Let's get serious now. This book has a real power to motivate people who either have recently started out with observations or have had a serious pause in observing for one reason or other (or tens of reasons, as you can find out here), or are finding themselves without anything to observe or without any motivation for it.

The book is useful in pointing out hundreds of ways how to go deeper into observational astronomy for your own enjoyment or find something interesting to do on a clear night out with your telescope.
It isn't quite a basic manual for observations, but rather reads like a troubleshooting manual for a malfunctioning observer - which means that it's wonderful. It would be useful for a beginner too, to know what kind of pit-falls to avoid, but I think that someone who is more acquainted with astronomical observations will enjoy it more. This book is the cheaper option for finding more motivation to observe rather than buying a bigger and more expensive telescope.

What can you find in this book? You can learn more about the biological aspects that are involved in observations - how long does it take to see the dimmest objects possible with the naked eye, how does coffee and alcohol affect your eyesight.

Also what you can do while observing, to pay more attention to one object instead of rushing through all the Messier objects. Maybe try sketching them or try astrophotography?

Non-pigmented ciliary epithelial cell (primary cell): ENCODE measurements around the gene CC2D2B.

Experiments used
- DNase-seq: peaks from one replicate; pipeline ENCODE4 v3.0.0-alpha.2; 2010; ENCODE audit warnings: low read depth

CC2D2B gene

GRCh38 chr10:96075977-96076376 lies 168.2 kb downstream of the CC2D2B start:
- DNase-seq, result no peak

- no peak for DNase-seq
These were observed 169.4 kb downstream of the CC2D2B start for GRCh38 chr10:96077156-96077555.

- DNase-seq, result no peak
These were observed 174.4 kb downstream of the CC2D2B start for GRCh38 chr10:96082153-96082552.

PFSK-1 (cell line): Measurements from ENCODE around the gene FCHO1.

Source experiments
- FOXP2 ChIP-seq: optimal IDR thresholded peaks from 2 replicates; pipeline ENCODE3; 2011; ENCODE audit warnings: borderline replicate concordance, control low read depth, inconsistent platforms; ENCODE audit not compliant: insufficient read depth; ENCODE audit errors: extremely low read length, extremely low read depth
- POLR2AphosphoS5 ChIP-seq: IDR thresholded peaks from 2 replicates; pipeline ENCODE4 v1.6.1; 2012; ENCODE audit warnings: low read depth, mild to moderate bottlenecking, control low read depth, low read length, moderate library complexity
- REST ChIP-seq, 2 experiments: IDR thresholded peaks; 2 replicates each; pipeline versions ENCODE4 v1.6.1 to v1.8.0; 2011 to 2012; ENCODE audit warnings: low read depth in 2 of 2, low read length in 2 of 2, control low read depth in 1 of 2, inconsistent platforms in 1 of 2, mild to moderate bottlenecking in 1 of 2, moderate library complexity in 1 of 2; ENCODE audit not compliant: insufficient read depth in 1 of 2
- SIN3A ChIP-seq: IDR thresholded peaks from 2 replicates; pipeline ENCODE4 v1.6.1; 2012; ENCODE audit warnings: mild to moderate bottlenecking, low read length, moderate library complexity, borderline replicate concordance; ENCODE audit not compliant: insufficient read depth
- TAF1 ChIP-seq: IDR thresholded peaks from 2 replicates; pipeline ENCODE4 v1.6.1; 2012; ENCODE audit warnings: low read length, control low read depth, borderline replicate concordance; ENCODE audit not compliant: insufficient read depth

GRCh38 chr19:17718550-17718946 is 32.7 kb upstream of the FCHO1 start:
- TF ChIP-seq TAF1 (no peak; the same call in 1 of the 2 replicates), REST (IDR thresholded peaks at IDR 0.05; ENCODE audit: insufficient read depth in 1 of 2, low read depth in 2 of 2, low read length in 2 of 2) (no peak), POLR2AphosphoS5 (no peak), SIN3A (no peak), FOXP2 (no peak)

And ofcourse you can read about different astronomical objects that you might want to consider observing with pointers at what to actually pay attention to - I'm sure many of us are too familiar with observers who look at an object for five seconds and say they've seen it all now.

Dave Eagle's "From Casual Stargazer to Amateur Astronomer" is a truly wonderful book, a guiding hand that will lead you from losing hope in ever observing anything interesting again, to being inspired and motivated to observe anything and everything and to really observe it and not just look at it.

If you reach this book at the right time, it might help someone keep up an interest in astronomical observations.
Also this book is certainly one that is useful to read from cover to cover rather than just dipping in where you think it might interest you - it's so well written that you might just find that  something you've considered boring to observe, is the most exciting object to draw or keep coming back to in different conditions. It functions exceedingly well at really showing the reader how to go from basics to paying close attention to what, when and how you observe and record.

Highly recommended!

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Posted on Thursday, August 27, 2015
By Kadri Tinn |
Although the Active region 2403 is slowly disappearing behind the limb of the Sun, there are still enough details to make the Sun interesting in H-alpha. Credit: Kadri Tinn

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Posted on Thursday, August 27, 2015
By Kadri Tinn |
Green auroras in Tartu, Estonia. Credit: Kadri Tinn


Posted on Tuesday, August 25, 2015
By Kadri Tinn |
Sun In H-alpha. Credit: Kadri Tinn

Sun in H-alpha on August 23rd, 2015. Credit: Kadri Tinn

Sun in white light on August 23rd, 2015. Credit: Kadri Tinn